In a normal credit cycle, all of the bad debt from the excesses of the cycle gets wiped away... leaving corporations with less leverage. We saw deleveraging after the last financial crisis. But not this time...

The pandemic caused 146 U.S. companies to default on their debt last year, according to credit-ratings agency Standard & Poor's. But that wasn't nearly enough to wipe away all of the bad debt.

Corporate debt hasn't fallen... It has done the opposite, growing faster and higher than ever before.

And much of this corporate debt will never be paid back...

How do I know? Just look beneath the surface and you see all sorts of risks...

For example, the credit quality of corporate debt is much worse than ever before.

The percentage of corporate borrowers with junk credit ratings is now at an all-time high (58%). In other words, nearly six out of every 10 borrowers in the U.S. have dubious credit ratings. These are the borrowers who are much more likely to default.

The same deterioration is evident in the highest-rated borrowers, too... Today, 55% of all investment-grade borrowers are on the lowest rung of the ladder before dropping into junk territory (credit rating of "BBB"). These borrowers are one downgrade away from becoming junk credits.

Before the pandemic, that percentage was less than 50%. And before the last financial crisis, it was less than 30%. So as you can see, the problem is getting worse across the entire credit spectrum.

The truth is, even with record-low interest rates, many companies these days can't even afford to pay the interest on their debt...

The Fed has created a nation of corporate 'zombies'...

Zombies are companies that don't earn enough profits to cover their interest – let alone repay their debt. They're the walking dead, only kept alive by creditors willing to lend them more money to pay off their debt as it comes due.

Zombie companies are now at an all-time high. The current mark of 24% far eclipses the previous record of 16%. Take a look at how much it has surged in recent years...

Think about that... One out of every four companies is a zombie. They're only alive today because the Fed has consistently lowered interest rates, allowing them to keep kicking the can down the road.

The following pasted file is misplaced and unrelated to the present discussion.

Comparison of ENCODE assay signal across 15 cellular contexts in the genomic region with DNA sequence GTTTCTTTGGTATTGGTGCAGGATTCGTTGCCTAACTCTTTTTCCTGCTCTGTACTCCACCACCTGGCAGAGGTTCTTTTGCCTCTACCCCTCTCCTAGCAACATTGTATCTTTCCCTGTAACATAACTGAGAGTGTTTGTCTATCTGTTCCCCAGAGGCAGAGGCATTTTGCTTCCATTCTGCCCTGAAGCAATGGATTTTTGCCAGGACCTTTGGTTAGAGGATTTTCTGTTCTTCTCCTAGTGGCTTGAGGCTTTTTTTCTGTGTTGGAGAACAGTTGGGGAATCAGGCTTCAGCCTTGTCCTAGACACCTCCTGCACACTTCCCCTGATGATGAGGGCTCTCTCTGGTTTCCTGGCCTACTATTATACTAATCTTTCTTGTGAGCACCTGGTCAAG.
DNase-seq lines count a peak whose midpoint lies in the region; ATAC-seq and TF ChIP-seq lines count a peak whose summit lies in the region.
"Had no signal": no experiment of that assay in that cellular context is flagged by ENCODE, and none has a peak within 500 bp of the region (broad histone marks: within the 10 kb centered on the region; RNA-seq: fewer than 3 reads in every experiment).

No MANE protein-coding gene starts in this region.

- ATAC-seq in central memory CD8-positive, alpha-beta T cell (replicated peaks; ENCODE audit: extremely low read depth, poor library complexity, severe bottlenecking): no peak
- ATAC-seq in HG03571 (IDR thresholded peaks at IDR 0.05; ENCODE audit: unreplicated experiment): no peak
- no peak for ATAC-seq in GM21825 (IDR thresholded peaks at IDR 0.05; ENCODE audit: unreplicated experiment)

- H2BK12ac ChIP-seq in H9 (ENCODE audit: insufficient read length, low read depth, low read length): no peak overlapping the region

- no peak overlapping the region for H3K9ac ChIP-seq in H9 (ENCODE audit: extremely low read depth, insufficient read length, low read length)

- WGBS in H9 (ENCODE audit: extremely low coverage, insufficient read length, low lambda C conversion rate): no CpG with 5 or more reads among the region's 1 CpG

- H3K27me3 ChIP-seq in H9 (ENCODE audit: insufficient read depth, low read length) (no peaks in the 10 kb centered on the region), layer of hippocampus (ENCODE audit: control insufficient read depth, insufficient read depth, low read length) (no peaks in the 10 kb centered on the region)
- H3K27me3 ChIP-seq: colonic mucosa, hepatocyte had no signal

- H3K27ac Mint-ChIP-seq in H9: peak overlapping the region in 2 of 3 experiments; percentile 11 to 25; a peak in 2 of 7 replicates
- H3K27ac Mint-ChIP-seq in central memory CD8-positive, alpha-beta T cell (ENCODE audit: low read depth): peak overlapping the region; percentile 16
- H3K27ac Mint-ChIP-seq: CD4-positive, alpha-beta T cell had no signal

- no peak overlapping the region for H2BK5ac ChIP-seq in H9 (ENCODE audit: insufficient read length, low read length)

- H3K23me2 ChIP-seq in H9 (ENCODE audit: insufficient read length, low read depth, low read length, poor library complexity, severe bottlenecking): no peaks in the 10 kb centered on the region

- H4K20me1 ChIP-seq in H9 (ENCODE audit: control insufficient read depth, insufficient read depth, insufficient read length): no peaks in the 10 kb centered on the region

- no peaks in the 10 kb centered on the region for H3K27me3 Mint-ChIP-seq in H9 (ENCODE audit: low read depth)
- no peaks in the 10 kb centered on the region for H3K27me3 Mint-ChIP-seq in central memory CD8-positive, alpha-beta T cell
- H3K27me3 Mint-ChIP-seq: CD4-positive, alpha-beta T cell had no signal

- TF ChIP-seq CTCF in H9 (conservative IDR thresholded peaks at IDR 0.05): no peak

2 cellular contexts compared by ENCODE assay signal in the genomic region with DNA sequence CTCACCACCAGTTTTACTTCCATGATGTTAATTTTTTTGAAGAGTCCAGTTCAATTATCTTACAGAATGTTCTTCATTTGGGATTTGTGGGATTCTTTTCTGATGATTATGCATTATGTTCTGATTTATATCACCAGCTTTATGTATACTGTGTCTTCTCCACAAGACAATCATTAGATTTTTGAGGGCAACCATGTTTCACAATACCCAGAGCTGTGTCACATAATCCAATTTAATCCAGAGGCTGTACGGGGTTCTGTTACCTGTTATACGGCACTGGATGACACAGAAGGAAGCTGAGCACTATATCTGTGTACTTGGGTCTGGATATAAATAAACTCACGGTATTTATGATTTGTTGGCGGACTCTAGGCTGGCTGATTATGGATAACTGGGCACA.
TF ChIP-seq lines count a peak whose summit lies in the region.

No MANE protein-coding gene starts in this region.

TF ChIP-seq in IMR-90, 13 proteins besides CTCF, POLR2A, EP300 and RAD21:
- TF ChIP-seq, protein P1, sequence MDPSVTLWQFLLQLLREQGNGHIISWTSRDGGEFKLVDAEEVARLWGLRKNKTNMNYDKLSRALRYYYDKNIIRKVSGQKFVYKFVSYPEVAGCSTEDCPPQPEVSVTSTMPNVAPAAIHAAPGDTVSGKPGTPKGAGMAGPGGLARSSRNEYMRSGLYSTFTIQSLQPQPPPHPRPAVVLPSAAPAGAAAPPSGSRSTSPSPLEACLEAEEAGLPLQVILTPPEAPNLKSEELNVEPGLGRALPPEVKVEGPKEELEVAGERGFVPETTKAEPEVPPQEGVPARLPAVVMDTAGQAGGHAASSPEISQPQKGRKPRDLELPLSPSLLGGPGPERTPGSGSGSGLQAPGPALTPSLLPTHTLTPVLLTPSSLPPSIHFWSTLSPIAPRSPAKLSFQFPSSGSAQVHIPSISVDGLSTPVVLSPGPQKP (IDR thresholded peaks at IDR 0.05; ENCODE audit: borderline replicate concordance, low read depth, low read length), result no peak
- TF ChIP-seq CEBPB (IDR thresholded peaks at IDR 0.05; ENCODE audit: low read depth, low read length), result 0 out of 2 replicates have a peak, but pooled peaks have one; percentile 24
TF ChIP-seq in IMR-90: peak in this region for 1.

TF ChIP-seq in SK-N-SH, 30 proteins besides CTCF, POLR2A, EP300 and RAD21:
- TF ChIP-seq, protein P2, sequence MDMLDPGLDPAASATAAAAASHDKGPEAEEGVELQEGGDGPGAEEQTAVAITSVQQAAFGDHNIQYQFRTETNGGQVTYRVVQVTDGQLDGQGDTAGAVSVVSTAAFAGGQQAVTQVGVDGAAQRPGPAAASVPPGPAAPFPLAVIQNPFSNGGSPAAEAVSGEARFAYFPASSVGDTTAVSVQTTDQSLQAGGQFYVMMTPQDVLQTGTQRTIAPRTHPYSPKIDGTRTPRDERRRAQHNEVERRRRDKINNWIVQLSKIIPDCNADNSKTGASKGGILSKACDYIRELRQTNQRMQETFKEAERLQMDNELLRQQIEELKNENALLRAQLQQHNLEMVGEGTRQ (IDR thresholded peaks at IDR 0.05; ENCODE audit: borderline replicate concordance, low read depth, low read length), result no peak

But now, the Fed has painted itself into a corner...

With interest rates near zero, the Fed can't lower them any further. And with inflation rising, it can't afford to keep them low much longer. Soon, it will be forced to raise them.

The problem is that it can't afford to raise them very far either... If it does, the cost of the debt will be too much for many borrowers to handle. Higher rates will set off a wave of bankruptcies like we've never seen before.

Edward Altman believes we're on the cusp of that happening. And if anyone would be qualified to know, it would be him...

The New York University professor invented the best predictor of corporate bankruptcies in 1968 – the famous "Altman Z-score." He believes we're headed for a second wave of bankruptcies beginning this year.

Fortunately, this wave of bankruptcies is nothing to fear – if you're prepared for it...

You can make massive returns when it does happen by buying corporate bonds.

If you've never considered buying corporate bonds, hear me out... Unlike stocks, bonds are the legal obligations of companies. That makes them much safer to own than stocks. Companies must pay their bond investors no matter what's happening in the economy or the markets.

Here's why you should consider investing in corporate bonds...

When the next credit crisis arrives, many corporate bonds will get much, much cheaper. As bankruptcies begin to soar, investors will want nothing to do with corporate bonds. You'll be able to buy some of them for pennies on the dollar – even the safe ones.

And the less you pay for these bonds, the more money you'll make.

That's because the companies that issued these bonds are legally obligated to pay you the full principal of the bonds at maturity regardless of what you paid for them. You'll earn interest as well as potentially large capital gains – as much as 100% or more.

These investments allow you to build your wealth when everyone else is losing money. Buying safe corporate bonds at huge discounts is a strategy that the world's wealthiest investors use in times of crisis.